DMU's annual dance festival makes a triumphant return to campus

Original choreography and energetic performances take centre stage at this year’s University Dance Festival (UDF), which is returning live to campus for the first time since Covid-19.


Through a blend of live performances and screen pieces, De Montfort University Leicester (DMU) Dance students will showcase their individual sense of style at The Venue@DMU during shows on Friday 27 and Saturday 28 May.

Attendees will be treated to stunning lighting designs and a range of music, as well as four new works from the 2022 University Dance Company (UDC), presenting choreography by visiting artists Johnny Autin and Marcia Edwards, and DMU Dance staff Jo Breslin and Mel Knott.

Final-years Katie McLoughlin and Alicia Blagden are among the students performing in this year’s festival.

Katie auditioned and secured a part in UDC, involving two performances – one influenced by the gentle movement of water and featuring sensitive use of weight-bearing, and one inspired by the fierce nature of storms and their far-reaching effects.

Behind the scenes at UDF rehearsals

The 22-year-old from Suffolk said: “Covid affected the arts so much, so it’s been amazing to be able to perform together again and to get inspired by each other’s work. You also gain so much by performing to a large audience, so I’m really excited for UDF.

“Being a part of UDC has been especially helpful as it prepares you for what it’s like to work in a company when you leave university. I thought I knew what to expect, but it’s actually taught me that each company is very different and that you have to be prepared for anything.

“One of our pieces was choreographed with a DMU tutor and one with a dance professional from outside of the university. Both got our creative mind working, as well as our physicality.”

Students selected for UDC are assessed on their performance in the festival as part of their degree. They also have the chance to perform their pieces before the show through workshops with local community dance groups and schools.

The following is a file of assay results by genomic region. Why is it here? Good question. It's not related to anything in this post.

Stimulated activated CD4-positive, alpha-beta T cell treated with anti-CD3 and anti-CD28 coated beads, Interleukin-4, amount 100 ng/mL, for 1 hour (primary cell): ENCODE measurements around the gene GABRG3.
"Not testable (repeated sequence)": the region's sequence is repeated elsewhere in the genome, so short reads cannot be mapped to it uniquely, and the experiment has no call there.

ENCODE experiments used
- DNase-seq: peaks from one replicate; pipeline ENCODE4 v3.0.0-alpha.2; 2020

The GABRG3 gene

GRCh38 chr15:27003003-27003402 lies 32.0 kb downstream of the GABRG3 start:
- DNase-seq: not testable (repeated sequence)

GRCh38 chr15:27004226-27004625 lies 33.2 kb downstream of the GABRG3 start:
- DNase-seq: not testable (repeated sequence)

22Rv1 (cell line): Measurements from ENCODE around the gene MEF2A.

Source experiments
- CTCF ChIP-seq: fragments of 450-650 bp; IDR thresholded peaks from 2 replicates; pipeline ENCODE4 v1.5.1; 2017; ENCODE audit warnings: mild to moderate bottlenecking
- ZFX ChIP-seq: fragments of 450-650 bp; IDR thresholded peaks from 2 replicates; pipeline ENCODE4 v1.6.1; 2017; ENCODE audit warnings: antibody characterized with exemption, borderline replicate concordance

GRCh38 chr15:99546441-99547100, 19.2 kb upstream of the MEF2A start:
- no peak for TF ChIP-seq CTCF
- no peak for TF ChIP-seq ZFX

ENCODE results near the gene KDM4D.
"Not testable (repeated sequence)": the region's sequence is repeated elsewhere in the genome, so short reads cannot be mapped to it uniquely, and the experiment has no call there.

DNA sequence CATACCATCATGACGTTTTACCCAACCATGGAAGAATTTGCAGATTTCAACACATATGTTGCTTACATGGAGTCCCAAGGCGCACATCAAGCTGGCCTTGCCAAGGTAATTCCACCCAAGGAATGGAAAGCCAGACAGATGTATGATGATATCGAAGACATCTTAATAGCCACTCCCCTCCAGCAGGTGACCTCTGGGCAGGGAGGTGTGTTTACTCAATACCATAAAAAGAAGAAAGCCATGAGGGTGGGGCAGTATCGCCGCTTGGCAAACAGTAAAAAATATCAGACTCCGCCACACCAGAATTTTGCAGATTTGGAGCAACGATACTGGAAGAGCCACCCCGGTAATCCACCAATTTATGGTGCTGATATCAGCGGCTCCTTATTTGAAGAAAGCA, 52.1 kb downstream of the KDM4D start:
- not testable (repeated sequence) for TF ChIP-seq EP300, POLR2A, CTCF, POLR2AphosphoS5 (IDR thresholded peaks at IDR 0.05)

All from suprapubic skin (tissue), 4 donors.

“I feel like a massive part of being a dancer is educating and inspiring the next generation,” said Katie.

“During our workshops we perform first and ask the young people to share what they thought and picked up from it as an audience. Their answers are always so interesting. We then teach them a bit of choreography and work with them on developing it further.

“It’s such a rewarding experience and a super important way for the next generation to keep dance alive.”


Alicia is showcasing powerful solo and screen performances in the show. Her solo depicts her journey leading up to university and her difficulty with communicating through a blend of hip hop and contemporary dance, paired with the use of gestural movements to emulate sign language.

The 22-year-old from Nottingham said: “As a child and into my teens I was very shy and reserved due to bullying. My solo reflects my external battle with communicating and my internal battle of getting upset with myself about it.

“A couple of months before coming to DMU I met someone who helped me to grow in confidence and then being at university helped with that too. When I had my DMU audition, I loved it straight away thanks to the warmth of all the tutors.

“It’s such a nice atmosphere that I’ve applied to study DMU’s Choreography MA next. I’ve been able to choreograph more this year and I’ve really enjoyed it, but feel there’s lots more to learn.”

As well as performing in her screen piece with two other dancers, Alicia also choreographed, directed, filmed and edited it. Adopting a film noir aesthetic, it challenges the concept of what it means to be a woman.

“I love the fact that you can challenge what dance is and how people perceive it on screen, by being able to make edits and pinpoint certain aspects of movement,” she said.

Melanie Knott, senior lecturer in community dance practice at DMU, said: “I hope people join us to enjoy the performance and choreographic work of our students, who will soon be emerging into the sector to forge their future.

“It feels very special this year, as this group have accomplished half of their degree through a pandemic, demonstrating great tenacity and spirit. It makes them even more excited to be back performing to live audiences and promises to be a wonderful celebration of their talent.”

Book your ticket to the University Dance Festival online.

Posted on Thursday 26th May 2022

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